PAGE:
For triathletes in the Northern Hemisphere, the season is almost over. Days are getting shorter, the weather is getting worse, and so for a lot of people training time is becoming limited and requiring that extra bit of motivation.
At this time of year you should be planning for next season and starting to think about winter training, which usually means a greater focus on indoor training. As such, a lot of athletes find themselves asking the question of how to make the most of their winter training. With time at a premium, and training over winter naturally becoming more about an hour here and an hour there, it’s important that you make every session count. My approach is to use winter training to ensure you see the biggest overall improvement in your performance come race season.
For the majority of triathletes, the area where most gains (in terms of time improvements) are to be had is on the bike. This means you must also alter your swimming and running in a way that will allow you to focus on your bike training while not completely losing your fitness in the other two sports.
Winter Bike Training
The ‘traditional’ approach to winter training is that of building your base fitness through riding long, slow miles. If you have the time (and weather) to do that, it’s still a great focus for your bike training over winter. However, most age-group triathletes and cyclists are busy balancing work life, family life, and training. The shorter, colder days naturally mean less time realistically available to train in any given session.
The winter focus that more often than not reaps the biggest rewards come race season is increasing your Functional Threshold Power (FTP) on the bike. By increasing your FTP over winter, when you transition to more outdoor riding in the spring, you’ll be able to ride faster for the same effort. And this will translate into material improvements over all race distances.
The good news is that it’s relatively simple to increase your FTP. The bad news is that it’s not easy. You have to be prepared to spend your winter doing some hard work. But as long as you’re prepared to work hard and commit to some intense indoor sessions you’ll reap the rewards and can start seeing a noticeable difference in as little as four weeks.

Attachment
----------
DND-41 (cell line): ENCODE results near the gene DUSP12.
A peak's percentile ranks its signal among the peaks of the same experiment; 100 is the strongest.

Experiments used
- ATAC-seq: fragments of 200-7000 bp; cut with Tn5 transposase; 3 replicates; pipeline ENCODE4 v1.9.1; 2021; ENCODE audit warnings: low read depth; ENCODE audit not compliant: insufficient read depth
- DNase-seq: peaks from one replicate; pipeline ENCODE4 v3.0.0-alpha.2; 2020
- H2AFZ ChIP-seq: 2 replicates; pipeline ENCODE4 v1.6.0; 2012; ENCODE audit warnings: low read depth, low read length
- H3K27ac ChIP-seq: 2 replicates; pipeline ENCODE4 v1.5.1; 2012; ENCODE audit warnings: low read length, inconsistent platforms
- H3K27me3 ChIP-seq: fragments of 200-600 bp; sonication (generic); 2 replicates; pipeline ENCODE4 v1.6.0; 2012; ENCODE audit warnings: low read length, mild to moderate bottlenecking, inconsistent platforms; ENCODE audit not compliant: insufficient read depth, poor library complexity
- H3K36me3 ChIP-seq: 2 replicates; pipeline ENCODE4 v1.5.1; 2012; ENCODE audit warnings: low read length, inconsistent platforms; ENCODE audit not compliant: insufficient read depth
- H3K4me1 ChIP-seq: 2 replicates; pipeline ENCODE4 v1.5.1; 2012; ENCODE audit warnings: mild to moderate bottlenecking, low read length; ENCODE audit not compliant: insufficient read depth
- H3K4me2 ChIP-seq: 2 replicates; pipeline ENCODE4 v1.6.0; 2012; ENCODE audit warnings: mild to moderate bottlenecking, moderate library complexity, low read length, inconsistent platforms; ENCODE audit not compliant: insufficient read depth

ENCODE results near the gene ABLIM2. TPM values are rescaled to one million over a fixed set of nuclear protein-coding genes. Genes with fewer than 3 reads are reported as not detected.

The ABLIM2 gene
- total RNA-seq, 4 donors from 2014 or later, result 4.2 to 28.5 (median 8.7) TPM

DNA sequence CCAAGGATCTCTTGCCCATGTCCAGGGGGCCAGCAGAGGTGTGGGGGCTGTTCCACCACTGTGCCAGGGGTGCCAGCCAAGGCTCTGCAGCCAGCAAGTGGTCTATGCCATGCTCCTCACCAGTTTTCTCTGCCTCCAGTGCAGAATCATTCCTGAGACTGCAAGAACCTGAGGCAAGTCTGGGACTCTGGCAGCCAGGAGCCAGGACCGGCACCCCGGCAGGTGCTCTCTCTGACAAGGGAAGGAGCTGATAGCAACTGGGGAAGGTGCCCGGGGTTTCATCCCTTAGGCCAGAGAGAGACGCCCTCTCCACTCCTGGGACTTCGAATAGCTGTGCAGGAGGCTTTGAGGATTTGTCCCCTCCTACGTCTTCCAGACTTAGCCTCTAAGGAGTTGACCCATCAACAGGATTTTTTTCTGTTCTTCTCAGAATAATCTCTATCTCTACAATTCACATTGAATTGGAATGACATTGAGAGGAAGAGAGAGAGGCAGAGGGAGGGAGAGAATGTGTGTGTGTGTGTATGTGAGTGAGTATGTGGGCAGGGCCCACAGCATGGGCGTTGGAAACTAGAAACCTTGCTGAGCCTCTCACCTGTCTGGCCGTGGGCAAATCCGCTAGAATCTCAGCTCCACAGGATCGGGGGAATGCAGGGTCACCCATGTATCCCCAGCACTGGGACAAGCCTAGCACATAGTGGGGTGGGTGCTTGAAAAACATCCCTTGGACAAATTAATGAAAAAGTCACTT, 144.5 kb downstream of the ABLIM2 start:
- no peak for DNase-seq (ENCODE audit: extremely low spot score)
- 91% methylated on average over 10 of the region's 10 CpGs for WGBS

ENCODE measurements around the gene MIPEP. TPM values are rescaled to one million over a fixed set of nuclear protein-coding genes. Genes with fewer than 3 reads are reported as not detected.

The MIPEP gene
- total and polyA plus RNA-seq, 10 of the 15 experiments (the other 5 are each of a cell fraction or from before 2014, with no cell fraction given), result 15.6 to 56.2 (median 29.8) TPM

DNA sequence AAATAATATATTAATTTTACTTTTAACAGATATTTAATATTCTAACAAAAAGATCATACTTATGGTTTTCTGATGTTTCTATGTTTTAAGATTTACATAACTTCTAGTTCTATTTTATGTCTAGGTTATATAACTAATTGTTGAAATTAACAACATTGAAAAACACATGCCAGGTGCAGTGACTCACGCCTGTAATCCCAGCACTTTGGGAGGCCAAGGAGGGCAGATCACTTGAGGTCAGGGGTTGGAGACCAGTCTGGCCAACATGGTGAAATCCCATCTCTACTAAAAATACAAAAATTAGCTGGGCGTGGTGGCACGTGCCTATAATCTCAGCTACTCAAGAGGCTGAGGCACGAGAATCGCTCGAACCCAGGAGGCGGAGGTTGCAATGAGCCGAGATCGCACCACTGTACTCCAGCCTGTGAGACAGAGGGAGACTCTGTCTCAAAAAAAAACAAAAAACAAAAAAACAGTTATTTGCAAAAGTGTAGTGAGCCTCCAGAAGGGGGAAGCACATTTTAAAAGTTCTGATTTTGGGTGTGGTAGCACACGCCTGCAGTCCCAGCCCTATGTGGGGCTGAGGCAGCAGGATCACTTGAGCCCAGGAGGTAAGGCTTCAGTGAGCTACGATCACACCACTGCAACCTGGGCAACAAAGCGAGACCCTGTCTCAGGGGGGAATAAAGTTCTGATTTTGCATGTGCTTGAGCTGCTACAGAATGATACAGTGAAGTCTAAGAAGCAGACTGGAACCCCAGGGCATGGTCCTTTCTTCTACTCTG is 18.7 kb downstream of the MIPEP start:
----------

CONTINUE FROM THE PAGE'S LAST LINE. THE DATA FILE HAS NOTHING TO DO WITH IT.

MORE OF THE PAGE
Winter Swim Training
This is the area that a lot of triathletes feel they need to focus on most because it’s their weakest discipline. If you’re a “middle of the pack” swimmer or better it’s tempting to aim to become a “front of the pack” swimmer by swimming three to four times per week and knocking a few minutes off your swim time.
However, let’s view the question through the lens of ‘how do I best make use of my winter training time?’ Is spending six to eight hours per week on swimming during the winter (once you’ve factored in travel and changing time) for a two minute time gain really time well spent?
For most triathletes, I believe you’re better off reducing the swim training to once per week, or even less. This is just enough pool time to maintain your stroke mechanics and then to build up again in the spring, when there is more daylight and hence more available training time.
For weaker swimmers, or beginners, your pool time in the winter is best spent practicing the correct technique, with appropriate drills, rather than training hard with poor technique and further embedding your stroke flaws.
Winter Run Training
It’s tempting to assume that in order to improve your running over winter, you need to be going hard and doing lots of tempo and interval sets. However, if your winter bike training is effectively focussed on building power, then that will take care of improving cardiovascular fitness. You can only train hard so many times in a week, and with that happening on the bike, it frees you up to concentrate on a winter of enjoyable steady running.
This will help develop your running mechanics and strengthen your ligaments, tendons and run-specific muscles. Then, as winter turns to spring and your biking focus moves towards endurance and away from top-end power, you’ll have the strength, fitness, and run durability to start to increase your running intensity without risking injury. Since the majority of triathletes are injured by running, this is an important consideration!
Below is an example of what an Annual Training Plan (ATP) using custom names may look like using reverse periodization. You can see that the volume stays low through the winter while focusing on specific aspects of each sport. As the weather warms up in March and April, the volume increases to build endurance for race day in June.
Especially for athletes racing long distance next year, the reverse periodization approach also means that you will reach the spring season feeling powerful, fast, and strong on the bike. This means that as you naturally increase the length of your long rides, you’ll be riding faster for the same effort level.
If you are interested in finding out more about the details of how to use reverse periodization watch this free webinar about Reverse Periodization for Triathlon Performance with Rob Wilby, or check out his training plans.